Moorehead puts a human face on the tidal wave of despair suffered by 20 million refugees worldwide.
|Packer, George. The Assassins' Gate: America in Iraq. Farrar, $25 (ISBN 0-374-29963-3).
Packer skillfully navigates the politics of the United States' decision to invade Iraq and the postwar reconstruction that has betrayed all sides.
|Reiss, Tom. The Orientalist: Solving the Mystery of a Strange and Dangerous Life. Random, $25.95 (ISBN 1-4000-6265-9).
The chameleon life of Lev Nussimbaum, a Jew turned Muslim who became a best-selling author in Nazi Germany.
|Reynolds, David S. John Brown, Abolitionist: The Man Who Killed Slavery, Sparked the Civil War, and Seeded Civil Rights. Knopf, $30 (ISBN 0-375-41188-7).
This cultural biography shows John Brown's passion for justice and commitment to equality devolving into violent confrontations and contributing to a nation divided.
|Walker, Stephen. Shockwave: Count-down to Hiroshima. HarperCollins, $26.95 (ISBN 0-06-074284-4).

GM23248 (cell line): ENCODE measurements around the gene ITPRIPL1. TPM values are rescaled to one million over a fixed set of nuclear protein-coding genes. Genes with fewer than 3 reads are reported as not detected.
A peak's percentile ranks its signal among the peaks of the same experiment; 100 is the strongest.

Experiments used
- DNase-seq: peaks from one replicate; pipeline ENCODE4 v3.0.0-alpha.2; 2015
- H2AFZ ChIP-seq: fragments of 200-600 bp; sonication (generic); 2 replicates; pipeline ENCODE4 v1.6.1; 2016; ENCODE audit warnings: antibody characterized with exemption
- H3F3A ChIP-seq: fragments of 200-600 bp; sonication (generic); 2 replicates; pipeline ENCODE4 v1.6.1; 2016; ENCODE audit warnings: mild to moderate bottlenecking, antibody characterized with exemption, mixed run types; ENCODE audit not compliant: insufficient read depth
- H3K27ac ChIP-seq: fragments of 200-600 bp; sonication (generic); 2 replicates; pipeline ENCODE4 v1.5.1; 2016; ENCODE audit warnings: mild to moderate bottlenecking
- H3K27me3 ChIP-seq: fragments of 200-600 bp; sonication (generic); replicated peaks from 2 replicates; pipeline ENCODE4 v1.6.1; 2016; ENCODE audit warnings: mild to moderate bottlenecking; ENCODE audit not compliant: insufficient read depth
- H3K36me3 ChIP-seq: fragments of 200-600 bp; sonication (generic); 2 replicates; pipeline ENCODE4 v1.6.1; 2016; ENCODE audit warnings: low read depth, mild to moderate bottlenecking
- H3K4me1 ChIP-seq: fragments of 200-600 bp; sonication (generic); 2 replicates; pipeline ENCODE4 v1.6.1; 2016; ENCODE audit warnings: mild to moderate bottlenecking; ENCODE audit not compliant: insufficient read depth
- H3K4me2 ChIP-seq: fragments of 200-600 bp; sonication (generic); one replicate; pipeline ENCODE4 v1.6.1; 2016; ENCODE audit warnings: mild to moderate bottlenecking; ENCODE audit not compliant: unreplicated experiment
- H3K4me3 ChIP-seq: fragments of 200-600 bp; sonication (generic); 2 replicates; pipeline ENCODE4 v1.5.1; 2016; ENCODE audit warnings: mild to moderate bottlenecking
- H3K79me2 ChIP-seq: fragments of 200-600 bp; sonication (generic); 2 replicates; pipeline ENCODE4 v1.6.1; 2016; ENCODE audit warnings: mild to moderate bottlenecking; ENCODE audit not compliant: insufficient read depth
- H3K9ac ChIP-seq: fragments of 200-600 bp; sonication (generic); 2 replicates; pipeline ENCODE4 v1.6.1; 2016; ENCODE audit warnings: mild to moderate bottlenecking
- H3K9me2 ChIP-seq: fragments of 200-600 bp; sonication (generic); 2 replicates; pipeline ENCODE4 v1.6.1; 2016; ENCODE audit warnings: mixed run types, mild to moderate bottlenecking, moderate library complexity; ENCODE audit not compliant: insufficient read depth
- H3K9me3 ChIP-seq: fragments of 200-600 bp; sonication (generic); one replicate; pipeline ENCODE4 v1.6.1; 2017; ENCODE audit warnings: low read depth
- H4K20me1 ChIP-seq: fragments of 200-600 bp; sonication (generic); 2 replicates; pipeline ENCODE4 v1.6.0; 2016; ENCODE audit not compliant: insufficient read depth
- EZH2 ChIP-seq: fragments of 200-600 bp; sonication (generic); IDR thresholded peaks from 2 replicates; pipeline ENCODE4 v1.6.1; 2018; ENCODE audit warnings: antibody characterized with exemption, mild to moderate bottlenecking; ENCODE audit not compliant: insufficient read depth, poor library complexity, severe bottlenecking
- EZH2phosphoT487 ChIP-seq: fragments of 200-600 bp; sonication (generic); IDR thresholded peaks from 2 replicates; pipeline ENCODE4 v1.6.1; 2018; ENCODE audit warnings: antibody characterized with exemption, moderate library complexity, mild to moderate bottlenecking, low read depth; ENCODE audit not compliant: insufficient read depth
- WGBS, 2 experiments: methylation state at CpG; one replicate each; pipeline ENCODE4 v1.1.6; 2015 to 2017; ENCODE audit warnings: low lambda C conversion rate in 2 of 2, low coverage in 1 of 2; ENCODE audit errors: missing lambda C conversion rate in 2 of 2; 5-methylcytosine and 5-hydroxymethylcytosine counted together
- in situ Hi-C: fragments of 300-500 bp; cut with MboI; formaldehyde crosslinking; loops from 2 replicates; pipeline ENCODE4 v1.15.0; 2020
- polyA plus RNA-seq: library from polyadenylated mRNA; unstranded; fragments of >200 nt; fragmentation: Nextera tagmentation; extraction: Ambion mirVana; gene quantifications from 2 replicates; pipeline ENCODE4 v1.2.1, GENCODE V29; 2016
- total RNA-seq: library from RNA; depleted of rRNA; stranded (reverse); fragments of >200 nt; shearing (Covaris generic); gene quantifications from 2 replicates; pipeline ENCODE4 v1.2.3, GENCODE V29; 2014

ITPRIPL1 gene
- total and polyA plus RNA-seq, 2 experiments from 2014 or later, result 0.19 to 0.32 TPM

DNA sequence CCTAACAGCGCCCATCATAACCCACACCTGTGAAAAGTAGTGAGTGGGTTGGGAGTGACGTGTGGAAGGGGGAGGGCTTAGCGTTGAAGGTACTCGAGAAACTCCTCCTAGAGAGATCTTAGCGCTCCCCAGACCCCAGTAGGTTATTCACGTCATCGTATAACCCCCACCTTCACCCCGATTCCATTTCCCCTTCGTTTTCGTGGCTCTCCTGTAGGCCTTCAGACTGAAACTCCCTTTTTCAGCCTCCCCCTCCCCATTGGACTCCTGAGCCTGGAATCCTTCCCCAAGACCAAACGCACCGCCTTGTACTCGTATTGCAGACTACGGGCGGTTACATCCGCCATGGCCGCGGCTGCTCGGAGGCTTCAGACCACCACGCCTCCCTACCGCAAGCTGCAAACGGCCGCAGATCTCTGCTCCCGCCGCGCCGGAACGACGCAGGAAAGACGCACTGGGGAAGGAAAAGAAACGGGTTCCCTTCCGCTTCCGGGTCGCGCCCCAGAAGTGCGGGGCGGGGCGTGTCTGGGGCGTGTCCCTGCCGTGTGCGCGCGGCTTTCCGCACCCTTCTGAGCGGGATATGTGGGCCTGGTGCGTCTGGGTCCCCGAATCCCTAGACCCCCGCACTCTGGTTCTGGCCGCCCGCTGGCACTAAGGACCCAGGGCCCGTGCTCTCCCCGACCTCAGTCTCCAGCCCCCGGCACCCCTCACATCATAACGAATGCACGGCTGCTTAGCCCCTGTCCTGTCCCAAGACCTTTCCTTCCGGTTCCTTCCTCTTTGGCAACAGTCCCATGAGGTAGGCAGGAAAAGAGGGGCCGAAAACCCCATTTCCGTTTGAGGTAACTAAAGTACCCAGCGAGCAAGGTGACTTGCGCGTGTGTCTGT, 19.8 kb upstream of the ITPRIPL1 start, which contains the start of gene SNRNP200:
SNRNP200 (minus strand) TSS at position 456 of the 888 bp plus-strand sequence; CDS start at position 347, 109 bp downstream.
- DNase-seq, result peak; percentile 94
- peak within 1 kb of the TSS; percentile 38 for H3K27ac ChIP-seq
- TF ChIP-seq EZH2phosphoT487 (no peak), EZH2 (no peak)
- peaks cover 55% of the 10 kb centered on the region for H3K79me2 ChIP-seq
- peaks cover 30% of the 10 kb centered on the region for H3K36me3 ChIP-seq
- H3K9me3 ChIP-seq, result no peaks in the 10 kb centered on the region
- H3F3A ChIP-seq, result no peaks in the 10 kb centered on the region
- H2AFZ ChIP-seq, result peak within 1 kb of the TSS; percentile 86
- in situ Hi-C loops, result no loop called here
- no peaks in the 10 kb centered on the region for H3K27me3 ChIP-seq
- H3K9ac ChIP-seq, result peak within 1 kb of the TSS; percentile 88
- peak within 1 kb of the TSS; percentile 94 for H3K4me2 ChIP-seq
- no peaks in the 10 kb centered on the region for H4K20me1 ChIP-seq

History is brought dramatically alive in this moment-by-moment account of the events immediately surrounding the bombing of Hiroshima.
|Walls, Jeannette. The Glass Castle. Scribner, $24 (ISBN 0-7432-4753-1).
A successful writer spots her mother digging through trash on a New York City street, sparking painful and affectionate memories of an unusual childhood.
|Alexander, Elizabeth. American Sublime. Graywolf, paper, $14 (ISBN 1-55597-432-5).
Sparkling with humanity and unexpected grace, Alexander's poems reflect on art, dreams, history, and the African American experience.
|Dybeck, Stuart. Streets in Their Own Ink. Farrar, $20 (ISBN 0-374-27095-3).
Dybeck draws readers into big-city dreams and hard realities through imaginative storytelling and striking imagery of people and places.
Notable Books, 2006, committee members: Miriam Tuliao (Chair), New York Public Library; Mary Hegle Drewes, University of North Dakota; Ellen Fain, Queens Borough Public Library; Gloria Gehrman, Eugene Public Library; Patricia Gregory, Pius XII Memorial Library, Saint Louis University; Steven Jablonski, Skokie Public Library; Helene Lafrance, Santa Clara University Orradre Library; Kathleen de la Peña McCook, University of South Florida; Charlene Rue, Brooklyn Public Library; Scott Silverman, Bryn Mawr College; Sara Taffae, State Library of Louisiana; and Forest Turner, Suffolk County House of Correction Library; with Brad Hooper ( Booklist).